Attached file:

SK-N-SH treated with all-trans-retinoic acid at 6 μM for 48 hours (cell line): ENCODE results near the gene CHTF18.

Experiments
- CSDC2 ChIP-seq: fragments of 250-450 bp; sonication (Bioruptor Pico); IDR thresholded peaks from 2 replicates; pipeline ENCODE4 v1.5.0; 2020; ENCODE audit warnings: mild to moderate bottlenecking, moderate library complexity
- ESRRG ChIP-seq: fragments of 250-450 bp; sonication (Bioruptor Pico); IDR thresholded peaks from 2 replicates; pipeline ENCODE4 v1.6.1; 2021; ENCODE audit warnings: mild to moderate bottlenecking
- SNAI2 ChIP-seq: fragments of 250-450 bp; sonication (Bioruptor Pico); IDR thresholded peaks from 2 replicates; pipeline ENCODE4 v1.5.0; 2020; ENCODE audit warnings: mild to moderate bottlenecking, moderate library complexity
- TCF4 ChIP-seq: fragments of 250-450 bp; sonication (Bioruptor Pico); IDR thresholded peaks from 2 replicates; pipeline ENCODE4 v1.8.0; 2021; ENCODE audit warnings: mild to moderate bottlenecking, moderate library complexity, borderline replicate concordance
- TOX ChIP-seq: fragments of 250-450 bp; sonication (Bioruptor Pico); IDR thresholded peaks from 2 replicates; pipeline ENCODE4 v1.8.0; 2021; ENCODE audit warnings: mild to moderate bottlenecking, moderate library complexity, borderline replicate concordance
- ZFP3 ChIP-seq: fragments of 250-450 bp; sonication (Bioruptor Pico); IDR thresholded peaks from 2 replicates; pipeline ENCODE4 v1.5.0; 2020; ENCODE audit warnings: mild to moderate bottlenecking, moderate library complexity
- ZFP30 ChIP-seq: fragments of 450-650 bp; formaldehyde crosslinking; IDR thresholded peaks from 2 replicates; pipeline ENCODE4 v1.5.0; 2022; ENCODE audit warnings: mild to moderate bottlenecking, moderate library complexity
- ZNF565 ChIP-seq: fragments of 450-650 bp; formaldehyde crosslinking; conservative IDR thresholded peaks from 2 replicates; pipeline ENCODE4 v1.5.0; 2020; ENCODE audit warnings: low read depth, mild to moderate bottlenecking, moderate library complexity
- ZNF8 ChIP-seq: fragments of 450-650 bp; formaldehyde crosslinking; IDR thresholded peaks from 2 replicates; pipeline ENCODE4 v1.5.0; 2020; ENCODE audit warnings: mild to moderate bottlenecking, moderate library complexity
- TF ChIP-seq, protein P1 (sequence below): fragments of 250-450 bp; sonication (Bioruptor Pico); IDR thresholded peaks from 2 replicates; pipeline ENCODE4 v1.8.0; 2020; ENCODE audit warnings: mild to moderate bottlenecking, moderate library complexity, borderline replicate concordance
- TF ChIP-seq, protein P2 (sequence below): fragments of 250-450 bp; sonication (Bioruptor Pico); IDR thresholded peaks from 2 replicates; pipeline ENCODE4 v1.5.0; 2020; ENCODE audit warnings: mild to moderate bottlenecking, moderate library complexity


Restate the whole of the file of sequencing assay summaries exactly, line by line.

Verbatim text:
SK-N-SH treated with all-trans-retinoic acid at 6 μM for 48 hours (cell line): ENCODE results near the gene CHTF18.

Experiments
- CSDC2 ChIP-seq: fragments of 250-450 bp; sonication (Bioruptor Pico); IDR thresholded peaks from 2 replicates; pipeline ENCODE4 v1.5.0; 2020; ENCODE audit warnings: mild to moderate bottlenecking, moderate library complexity
- ESRRG ChIP-seq: fragments of 250-450 bp; sonication (Bioruptor Pico); IDR thresholded peaks from 2 replicates; pipeline ENCODE4 v1.6.1; 2021; ENCODE audit warnings: mild to moderate bottlenecking
- SNAI2 ChIP-seq: fragments of 250-450 bp; sonication (Bioruptor Pico); IDR thresholded peaks from 2 replicates; pipeline ENCODE4 v1.5.0; 2020; ENCODE audit warnings: mild to moderate bottlenecking, moderate library complexity
- TCF4 ChIP-seq: fragments of 250-450 bp; sonication (Bioruptor Pico); IDR thresholded peaks from 2 replicates; pipeline ENCODE4 v1.8.0; 2021; ENCODE audit warnings: mild to moderate bottlenecking, moderate library complexity, borderline replicate concordance
- TOX ChIP-seq: fragments of 250-450 bp; sonication (Bioruptor Pico); IDR thresholded peaks from 2 replicates; pipeline ENCODE4 v1.8.0; 2021; ENCODE audit warnings: mild to moderate bottlenecking, moderate library complexity, borderline replicate concordance
- ZFP3 ChIP-seq: fragments of 250-450 bp; sonication (Bioruptor Pico); IDR thresholded peaks from 2 replicates; pipeline ENCODE4 v1.5.0; 2020; ENCODE audit warnings: mild to moderate bottlenecking, moderate library complexity
- ZFP30 ChIP-seq: fragments of 450-650 bp; formaldehyde crosslinking; IDR thresholded peaks from 2 replicates; pipeline ENCODE4 v1.5.0; 2022; ENCODE audit warnings: mild to moderate bottlenecking, moderate library complexity
- ZNF565 ChIP-seq: fragments of 450-650 bp; formaldehyde crosslinking; conservative IDR thresholded peaks from 2 replicates; pipeline ENCODE4 v1.5.0; 2020; ENCODE audit warnings: low read depth, mild to moderate bottlenecking, moderate library complexity
- ZNF8 ChIP-seq: fragments of 450-650 bp; formaldehyde crosslinking; IDR thresholded peaks from 2 replicates; pipeline ENCODE4 v1.5.0; 2020; ENCODE audit warnings: mild to moderate bottlenecking, moderate library complexity
- TF ChIP-seq, protein P1 (sequence below): fragments of 250-450 bp; sonication (Bioruptor Pico); IDR thresholded peaks from 2 replicates; pipeline ENCODE4 v1.8.0; 2020; ENCODE audit warnings: mild to moderate bottlenecking, moderate library complexity, borderline replicate concordance
- TF ChIP-seq, protein P2 (sequence below): fragments of 250-450 bp; sonication (Bioruptor Pico); IDR thresholded peaks from 2 replicates; pipeline ENCODE4 v1.5.0; 2020; ENCODE audit warnings: mild to moderate bottlenecking, moderate library complexity